You are viewing a read-only archive of the Blogs.Harvard network. Learn more.

f/k/a archives . . . real opinions & real haiku

October 24, 2005

Take Back Your Time Day — it’s for lawyers, too

Filed under: pre-06-2006 — David Giacalone @ 1:06 pm

Across the nation, today, people are “celebrating” Take Back Your Time Day.

“40 Is Enough” is this year’s theme, as the Nation commemorates the 65th

anniversary of the 40-hour work week statute.


According to the San Francisco Chronicle, “A survey by the Families and Work

Institute in New York found that 1 in 3 Americans feels chronically overworked,

and a study by the American Sleep Institute found that 50 percent of Americans

would be willing to work fewer hours for less pay. (, “Overworked No

More,” Oct. 22, 2005)


pocketwatchS Of course, lawyers love to see themselves as especially overworked, over-

stressed, and beset by life balance issues — and far too many are.  I just want to point

out that a very large percentage of adults (and children) in our nation feels the same

pressures.   Joining with them in the broader movement may be the best way to

change the policies and values that make us a nation that overworks, over-consumes,

and does a lot more talking about family values than living them. 

tiny check TBYT Day is is a project of the Center for Religion, Ethics and Social

Policy (CRESP).atCornell University and an initiative of The Simplicity Forum.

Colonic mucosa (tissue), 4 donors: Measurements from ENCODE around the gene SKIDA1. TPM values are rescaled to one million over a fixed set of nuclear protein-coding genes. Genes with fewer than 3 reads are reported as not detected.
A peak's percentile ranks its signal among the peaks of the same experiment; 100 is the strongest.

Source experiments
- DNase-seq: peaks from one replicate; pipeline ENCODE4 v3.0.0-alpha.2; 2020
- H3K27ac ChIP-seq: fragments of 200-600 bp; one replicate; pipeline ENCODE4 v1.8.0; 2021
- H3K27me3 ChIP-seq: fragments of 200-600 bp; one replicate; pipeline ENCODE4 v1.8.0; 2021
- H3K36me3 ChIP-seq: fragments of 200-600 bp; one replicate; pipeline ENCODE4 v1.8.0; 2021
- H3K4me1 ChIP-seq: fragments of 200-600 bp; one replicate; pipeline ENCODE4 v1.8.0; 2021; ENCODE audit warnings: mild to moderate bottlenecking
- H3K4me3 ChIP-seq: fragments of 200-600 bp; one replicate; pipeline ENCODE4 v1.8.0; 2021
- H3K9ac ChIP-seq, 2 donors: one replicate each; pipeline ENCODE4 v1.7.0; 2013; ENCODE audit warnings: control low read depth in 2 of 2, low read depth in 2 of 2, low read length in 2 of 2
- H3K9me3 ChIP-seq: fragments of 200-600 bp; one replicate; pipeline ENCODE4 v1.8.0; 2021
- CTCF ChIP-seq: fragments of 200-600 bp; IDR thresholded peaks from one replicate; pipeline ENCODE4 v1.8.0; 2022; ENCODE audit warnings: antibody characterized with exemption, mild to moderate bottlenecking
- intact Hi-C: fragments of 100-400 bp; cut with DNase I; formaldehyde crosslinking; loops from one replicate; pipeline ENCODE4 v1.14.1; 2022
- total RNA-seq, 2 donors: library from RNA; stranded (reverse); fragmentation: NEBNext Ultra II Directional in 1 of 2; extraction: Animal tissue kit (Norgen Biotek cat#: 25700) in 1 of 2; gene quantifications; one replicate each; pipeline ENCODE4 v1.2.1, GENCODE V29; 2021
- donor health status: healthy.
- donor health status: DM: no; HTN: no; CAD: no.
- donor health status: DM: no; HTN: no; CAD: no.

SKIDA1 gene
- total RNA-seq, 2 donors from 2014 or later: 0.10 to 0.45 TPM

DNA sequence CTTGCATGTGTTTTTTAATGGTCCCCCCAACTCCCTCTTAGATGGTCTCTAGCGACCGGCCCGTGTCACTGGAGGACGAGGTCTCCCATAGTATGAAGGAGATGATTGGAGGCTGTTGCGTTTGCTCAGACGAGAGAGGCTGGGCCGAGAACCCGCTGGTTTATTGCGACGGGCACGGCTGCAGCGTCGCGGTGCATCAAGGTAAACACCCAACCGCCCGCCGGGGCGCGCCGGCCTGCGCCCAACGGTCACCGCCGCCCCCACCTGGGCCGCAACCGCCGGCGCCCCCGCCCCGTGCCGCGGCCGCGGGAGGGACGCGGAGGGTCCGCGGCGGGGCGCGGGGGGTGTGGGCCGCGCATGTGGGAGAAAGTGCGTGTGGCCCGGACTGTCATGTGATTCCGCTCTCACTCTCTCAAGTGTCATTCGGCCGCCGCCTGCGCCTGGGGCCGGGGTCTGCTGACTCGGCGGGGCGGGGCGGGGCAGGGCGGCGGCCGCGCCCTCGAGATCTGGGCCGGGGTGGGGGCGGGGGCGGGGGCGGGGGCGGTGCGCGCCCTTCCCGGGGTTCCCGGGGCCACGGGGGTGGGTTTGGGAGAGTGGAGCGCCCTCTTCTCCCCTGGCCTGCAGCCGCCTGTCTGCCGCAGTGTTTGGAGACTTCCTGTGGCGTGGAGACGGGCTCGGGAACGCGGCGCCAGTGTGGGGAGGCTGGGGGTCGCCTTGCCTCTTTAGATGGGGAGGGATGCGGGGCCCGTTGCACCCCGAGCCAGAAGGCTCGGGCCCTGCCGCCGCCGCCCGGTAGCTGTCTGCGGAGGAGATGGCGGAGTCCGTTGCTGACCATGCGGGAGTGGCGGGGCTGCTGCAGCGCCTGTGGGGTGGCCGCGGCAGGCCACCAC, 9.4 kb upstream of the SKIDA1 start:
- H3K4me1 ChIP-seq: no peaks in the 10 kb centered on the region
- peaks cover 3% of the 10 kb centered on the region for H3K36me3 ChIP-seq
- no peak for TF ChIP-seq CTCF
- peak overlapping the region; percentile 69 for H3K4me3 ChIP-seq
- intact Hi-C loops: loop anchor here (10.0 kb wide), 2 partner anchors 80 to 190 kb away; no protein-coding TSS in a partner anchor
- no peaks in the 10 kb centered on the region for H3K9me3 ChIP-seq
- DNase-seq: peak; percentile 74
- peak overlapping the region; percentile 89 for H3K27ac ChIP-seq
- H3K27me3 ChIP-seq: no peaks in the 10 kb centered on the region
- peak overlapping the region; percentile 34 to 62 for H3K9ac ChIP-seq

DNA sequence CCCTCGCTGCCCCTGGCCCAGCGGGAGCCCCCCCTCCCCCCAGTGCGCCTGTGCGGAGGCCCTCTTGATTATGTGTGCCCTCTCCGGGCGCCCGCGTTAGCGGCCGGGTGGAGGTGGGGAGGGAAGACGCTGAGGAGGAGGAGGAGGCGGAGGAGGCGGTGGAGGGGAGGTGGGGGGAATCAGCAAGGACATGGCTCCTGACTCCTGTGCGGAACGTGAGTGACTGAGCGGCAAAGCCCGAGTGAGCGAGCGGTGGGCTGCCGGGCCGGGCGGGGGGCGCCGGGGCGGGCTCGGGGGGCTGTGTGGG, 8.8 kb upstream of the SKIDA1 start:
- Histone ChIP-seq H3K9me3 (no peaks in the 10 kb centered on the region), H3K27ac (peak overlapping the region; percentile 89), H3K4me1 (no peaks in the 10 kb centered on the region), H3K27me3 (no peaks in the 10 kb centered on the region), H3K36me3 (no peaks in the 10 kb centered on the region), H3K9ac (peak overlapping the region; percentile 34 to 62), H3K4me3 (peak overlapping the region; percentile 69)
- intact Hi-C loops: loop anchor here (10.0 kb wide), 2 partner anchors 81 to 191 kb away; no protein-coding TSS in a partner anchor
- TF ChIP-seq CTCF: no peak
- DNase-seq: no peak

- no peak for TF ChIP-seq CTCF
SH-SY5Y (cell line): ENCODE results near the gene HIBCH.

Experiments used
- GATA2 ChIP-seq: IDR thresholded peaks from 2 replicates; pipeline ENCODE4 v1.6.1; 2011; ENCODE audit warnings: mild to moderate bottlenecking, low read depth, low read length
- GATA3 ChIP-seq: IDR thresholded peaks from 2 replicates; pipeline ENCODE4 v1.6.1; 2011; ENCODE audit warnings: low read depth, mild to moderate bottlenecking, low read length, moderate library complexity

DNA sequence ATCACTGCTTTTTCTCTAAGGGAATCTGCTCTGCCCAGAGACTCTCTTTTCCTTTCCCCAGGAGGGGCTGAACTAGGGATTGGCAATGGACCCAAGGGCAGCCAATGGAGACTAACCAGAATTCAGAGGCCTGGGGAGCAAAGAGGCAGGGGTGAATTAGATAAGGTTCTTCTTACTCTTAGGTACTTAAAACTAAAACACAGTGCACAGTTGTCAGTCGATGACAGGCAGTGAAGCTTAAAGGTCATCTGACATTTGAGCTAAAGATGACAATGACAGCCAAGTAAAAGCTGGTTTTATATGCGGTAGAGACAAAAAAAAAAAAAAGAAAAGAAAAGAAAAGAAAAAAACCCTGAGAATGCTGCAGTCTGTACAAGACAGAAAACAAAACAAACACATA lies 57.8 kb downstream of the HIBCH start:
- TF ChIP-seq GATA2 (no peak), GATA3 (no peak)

The philosophy of the TBYT movement is a good one. As they say:


work is essential to happiness. But American life has gotten way out

of balance. Producing and consuming more have become the single-minded

obsession of the American economy, while other values — strong families

and communities, good health and a clean environment, active citizenship

and social justice, time for nature and the soul — are increasingly neglected.”

Their legislative agenda makes sense:  The campaign, dubbed “Time to Care,” calls

on political leaders for action in the following areas:

Guaranteeing paid childbirth leave for all parents. Today, only 40% of

Americans are able to take advantage of the 12 weeks of unpaid leave

provided by the Family and Medical Leave Act of 1993.


medbag Guaranteeing at least one week of paid sick leave for all workers.

Many  Americans work while sick, lowering productivity and endangering

other workers.


Guaranteeing at least three weeks of paid annual vacation leave for all 

workers. Studies show that 28% of all female employees and 37% of

women earning less than $40,000 a year receive no paid vacation at all.


Placing a limit on the amount of compulsory overtime work that an

employer can impose, with our goal being to give employees the right to

accept or refuse overtime work.


Making Election Day a holiday, with the understanding that Americans

need time for civic and political participation.


Making it easier for Americans to choose part-time work. Hourly wage

parity and protection of promotions and pro-rated benefits for part-time


They have a downloadable Endorsement Form/Petition on their Public Policy page.



Of course, “taking back” your time implies action and often courage in the workplace —

and, tellingly, a willingness to consume less.  (See, e.g., this article at the Greenwich